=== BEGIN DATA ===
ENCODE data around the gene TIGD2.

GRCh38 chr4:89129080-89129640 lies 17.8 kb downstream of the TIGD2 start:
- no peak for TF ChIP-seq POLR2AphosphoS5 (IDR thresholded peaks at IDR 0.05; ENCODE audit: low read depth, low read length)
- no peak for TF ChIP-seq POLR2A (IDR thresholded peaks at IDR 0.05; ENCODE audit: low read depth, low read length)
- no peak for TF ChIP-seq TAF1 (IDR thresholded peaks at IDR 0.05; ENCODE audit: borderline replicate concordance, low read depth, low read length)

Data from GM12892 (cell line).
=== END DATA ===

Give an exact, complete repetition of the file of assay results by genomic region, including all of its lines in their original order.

ENCODE data around the gene TIGD2.

GRCh38 chr4:89129080-89129640 lies 17.8 kb downstream of the TIGD2 start:
- no peak for TF ChIP-seq POLR2AphosphoS5 (IDR thresholded peaks at IDR 0.05; ENCODE audit: low read depth, low read length)
- no peak for TF ChIP-seq POLR2A (IDR thresholded peaks at IDR 0.05; ENCODE audit: low read depth, low read length)
- no peak for TF ChIP-seq TAF1 (IDR thresholded peaks at IDR 0.05; ENCODE audit: borderline replicate concordance, low read depth, low read length)

Data from GM12892 (cell line).